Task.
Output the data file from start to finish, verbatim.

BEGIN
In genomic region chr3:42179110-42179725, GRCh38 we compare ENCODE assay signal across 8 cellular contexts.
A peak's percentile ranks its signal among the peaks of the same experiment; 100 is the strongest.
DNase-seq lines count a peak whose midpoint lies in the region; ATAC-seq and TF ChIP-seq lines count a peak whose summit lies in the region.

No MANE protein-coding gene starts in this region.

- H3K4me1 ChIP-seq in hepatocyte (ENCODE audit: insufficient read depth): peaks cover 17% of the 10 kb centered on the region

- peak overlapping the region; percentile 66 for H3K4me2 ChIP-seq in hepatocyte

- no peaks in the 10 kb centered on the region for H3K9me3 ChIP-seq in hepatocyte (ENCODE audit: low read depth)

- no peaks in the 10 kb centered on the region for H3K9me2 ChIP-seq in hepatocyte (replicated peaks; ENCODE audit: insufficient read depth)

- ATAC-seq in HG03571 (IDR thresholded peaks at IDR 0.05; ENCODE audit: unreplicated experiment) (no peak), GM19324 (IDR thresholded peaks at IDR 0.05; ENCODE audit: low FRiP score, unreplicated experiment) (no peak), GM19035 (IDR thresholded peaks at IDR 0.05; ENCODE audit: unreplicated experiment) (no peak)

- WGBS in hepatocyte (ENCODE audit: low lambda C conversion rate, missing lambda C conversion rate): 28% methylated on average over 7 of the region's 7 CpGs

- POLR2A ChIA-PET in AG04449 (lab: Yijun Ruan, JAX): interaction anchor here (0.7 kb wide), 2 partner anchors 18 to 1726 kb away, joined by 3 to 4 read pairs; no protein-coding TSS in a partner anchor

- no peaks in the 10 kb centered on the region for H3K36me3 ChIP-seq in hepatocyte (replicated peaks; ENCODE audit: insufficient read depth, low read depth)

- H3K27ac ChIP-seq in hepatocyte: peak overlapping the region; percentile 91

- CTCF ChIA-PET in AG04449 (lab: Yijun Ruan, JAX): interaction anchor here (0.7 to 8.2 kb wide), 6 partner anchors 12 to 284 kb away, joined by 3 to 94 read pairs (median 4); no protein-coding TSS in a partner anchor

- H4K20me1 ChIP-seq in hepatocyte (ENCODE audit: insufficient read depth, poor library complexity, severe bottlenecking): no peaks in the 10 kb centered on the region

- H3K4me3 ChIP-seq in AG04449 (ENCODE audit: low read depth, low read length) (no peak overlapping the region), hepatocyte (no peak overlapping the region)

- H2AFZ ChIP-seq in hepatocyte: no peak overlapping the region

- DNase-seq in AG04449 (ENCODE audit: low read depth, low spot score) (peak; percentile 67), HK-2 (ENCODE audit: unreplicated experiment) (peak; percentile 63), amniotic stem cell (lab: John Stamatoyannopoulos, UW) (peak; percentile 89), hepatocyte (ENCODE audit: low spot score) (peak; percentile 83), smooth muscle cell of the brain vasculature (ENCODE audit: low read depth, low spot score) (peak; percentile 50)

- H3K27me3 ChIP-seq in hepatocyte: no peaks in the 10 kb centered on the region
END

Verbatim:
In genomic region chr3:42179110-42179725, GRCh38 we compare ENCODE assay signal across 8 cellular contexts.
A peak's percentile ranks its signal among the peaks of the same experiment; 100 is the strongest.
DNase-seq lines count a peak whose midpoint lies in the region; ATAC-seq and TF ChIP-seq lines count a peak whose summit lies in the region.

No MANE protein-coding gene starts in this region.

- H3K4me1 ChIP-seq in hepatocyte (ENCODE audit: insufficient read depth): peaks cover 17% of the 10 kb centered on the region

- peak overlapping the region; percentile 66 for H3K4me2 ChIP-seq in hepatocyte

- no peaks in the 10 kb centered on the region for H3K9me3 ChIP-seq in hepatocyte (ENCODE audit: low read depth)

- no peaks in the 10 kb centered on the region for H3K9me2 ChIP-seq in hepatocyte (replicated peaks; ENCODE audit: insufficient read depth)

- ATAC-seq in HG03571 (IDR thresholded peaks at IDR 0.05; ENCODE audit: unreplicated experiment) (no peak), GM19324 (IDR thresholded peaks at IDR 0.05; ENCODE audit: low FRiP score, unreplicated experiment) (no peak), GM19035 (IDR thresholded peaks at IDR 0.05; ENCODE audit: unreplicated experiment) (no peak)

- WGBS in hepatocyte (ENCODE audit: low lambda C conversion rate, missing lambda C conversion rate): 28% methylated on average over 7 of the region's 7 CpGs

- POLR2A ChIA-PET in AG04449 (lab: Yijun Ruan, JAX): interaction anchor here (0.7 kb wide), 2 partner anchors 18 to 1726 kb away, joined by 3 to 4 read pairs; no protein-coding TSS in a partner anchor

- no peaks in the 10 kb centered on the region for H3K36me3 ChIP-seq in hepatocyte (replicated peaks; ENCODE audit: insufficient read depth, low read depth)

- H3K27ac ChIP-seq in hepatocyte: peak overlapping the region; percentile 91

- CTCF ChIA-PET in AG04449 (lab: Yijun Ruan, JAX): interaction anchor here (0.7 to 8.2 kb wide), 6 partner anchors 12 to 284 kb away, joined by 3 to 94 read pairs (median 4); no protein-coding TSS in a partner anchor

- H4K20me1 ChIP-seq in hepatocyte (ENCODE audit: insufficient read depth, poor library complexity, severe bottlenecking): no peaks in the 10 kb centered on the region

- H3K4me3 ChIP-seq in AG04449 (ENCODE audit: low read depth, low read length) (no peak overlapping the region), hepatocyte (no peak overlapping the region)

- H2AFZ ChIP-seq in hepatocyte: no peak overlapping the region

- DNase-seq in AG04449 (ENCODE audit: low read depth, low spot score) (peak; percentile 67), HK-2 (ENCODE audit: unreplicated experiment) (peak; percentile 63), amniotic stem cell (lab: John Stamatoyannopoulos, UW) (peak; percentile 89), hepatocyte (ENCODE audit: low spot score) (peak; percentile 83), smooth muscle cell of the brain vasculature (ENCODE audit: low read depth, low spot score) (peak; percentile 50)

- H3K27me3 ChIP-seq in hepatocyte: no peaks in the 10 kb centered on the region